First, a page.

How the Trump administration is trying to rewrite history on its own narrative on Charlottesville
- by admin
Political pundits are debating how the Trump White House is rewriting history on the day the civil rights movement of the 1960s and 1970s was the catalyst for the Black Lives Matter movement.
The Trump administration on Wednesday issued a statement in support of Confederate monuments and memorials in Charlottesville, Virginia, where a white supremacist rally led to the deaths of Heather Heyer and other people who were peacefully protesting the removal of a statue of Robert E. Lee.
But the statement was widely criticized as inaccurate and misleading.
Critics said the statement failed to take into account the role of white supremacists in instigating the violence and blamed the president for creating a narrative that was not historically accurate.
White nationalists, neo-Nazis and Ku Klux Klan members marched through Charlottesville in August, and at least one of the white nationalists was killed by police.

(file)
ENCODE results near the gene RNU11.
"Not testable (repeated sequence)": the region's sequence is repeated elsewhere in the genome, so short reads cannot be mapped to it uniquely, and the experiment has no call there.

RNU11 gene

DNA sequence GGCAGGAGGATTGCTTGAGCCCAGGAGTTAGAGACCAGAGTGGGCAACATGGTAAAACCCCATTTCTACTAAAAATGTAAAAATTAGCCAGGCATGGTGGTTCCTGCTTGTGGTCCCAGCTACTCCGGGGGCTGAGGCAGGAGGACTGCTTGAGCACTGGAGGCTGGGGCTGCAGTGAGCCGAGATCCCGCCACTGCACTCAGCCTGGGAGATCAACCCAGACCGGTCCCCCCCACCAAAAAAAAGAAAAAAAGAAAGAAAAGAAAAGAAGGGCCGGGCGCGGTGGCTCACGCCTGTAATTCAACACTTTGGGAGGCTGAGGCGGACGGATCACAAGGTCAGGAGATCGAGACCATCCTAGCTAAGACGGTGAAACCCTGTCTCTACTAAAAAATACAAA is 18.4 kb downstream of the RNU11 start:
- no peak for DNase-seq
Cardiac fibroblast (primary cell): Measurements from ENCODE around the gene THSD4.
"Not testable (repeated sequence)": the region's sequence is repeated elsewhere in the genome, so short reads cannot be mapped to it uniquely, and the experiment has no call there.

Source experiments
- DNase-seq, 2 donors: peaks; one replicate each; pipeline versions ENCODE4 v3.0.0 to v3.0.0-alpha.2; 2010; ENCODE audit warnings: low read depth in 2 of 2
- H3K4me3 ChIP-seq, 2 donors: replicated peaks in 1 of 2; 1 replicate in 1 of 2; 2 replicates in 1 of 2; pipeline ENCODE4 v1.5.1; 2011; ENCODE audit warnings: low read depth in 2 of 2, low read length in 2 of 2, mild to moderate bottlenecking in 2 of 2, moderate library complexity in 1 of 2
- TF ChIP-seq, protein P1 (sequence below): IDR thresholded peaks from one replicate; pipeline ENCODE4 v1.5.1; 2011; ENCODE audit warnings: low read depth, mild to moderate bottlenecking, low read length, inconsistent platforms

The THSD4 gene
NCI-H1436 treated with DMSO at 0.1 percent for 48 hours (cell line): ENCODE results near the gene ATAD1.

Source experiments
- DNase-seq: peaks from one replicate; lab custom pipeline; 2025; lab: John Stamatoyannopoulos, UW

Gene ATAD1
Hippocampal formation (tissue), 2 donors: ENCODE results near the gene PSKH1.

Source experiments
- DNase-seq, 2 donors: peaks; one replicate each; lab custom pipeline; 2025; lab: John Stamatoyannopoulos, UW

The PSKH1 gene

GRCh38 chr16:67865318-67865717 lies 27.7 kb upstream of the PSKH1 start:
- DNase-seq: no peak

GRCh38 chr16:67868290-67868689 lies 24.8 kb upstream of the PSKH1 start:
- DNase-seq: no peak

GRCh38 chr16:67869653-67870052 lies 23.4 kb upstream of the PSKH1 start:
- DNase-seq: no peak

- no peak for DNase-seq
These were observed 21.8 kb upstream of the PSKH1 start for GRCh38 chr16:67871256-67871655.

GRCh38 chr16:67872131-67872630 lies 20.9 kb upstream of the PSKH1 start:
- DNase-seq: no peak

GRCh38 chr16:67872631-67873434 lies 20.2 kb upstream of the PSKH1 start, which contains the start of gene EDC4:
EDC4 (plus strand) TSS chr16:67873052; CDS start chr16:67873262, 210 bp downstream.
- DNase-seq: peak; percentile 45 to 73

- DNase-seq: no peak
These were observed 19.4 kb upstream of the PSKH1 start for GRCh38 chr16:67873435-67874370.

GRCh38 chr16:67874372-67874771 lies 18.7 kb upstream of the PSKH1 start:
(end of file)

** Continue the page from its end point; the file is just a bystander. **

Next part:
President Donald Trump said last week that he “strongly condemns” the violence in Charlottesville.
In the White House statement, White House Press Secretary Sarah Sanders said: “On Aug. 12, 2017, Heather Heyker was killed as she peacefully protested the removal by city leaders of a Confederate statue.
This tragic incident was the result of a violent and hateful mob, which targeted members of a group that historically has espoused white supremacy.””
In response to this horrific act of violence, the President called for a peaceful demonstration on the streets of Charlottesville,” she said.”
Today, we condemn the cowardly act of vandalism and hate that occurred that day.
The President’s call for peaceful protest has not changed.
We will not allow hate to divide us, and we will not be intimidated.”
Critics argued that the White Nationalists’ presence in Charlottesville and the subsequent violence at the statue, which had been removed by city officials on Aug. 15, was part of a long-running effort by the movement to “erase” black people and “undermine the legacy of the Civil Rights Movement.”
White nationalist leader Jason Kessler and other white nationalists gathered in Charlottesville in July 2017 to rally against plans to remove the statue of Lee from the Charlottesville Memorial.
A white nationalist member of the march was killed after he was struck by a car and died later that night.
White supremacists held a counter-demonstration in downtown Charlottesville that day, as well.
Political pundits are debating how the Trump White House is rewriting history on the day the civil rights movement of…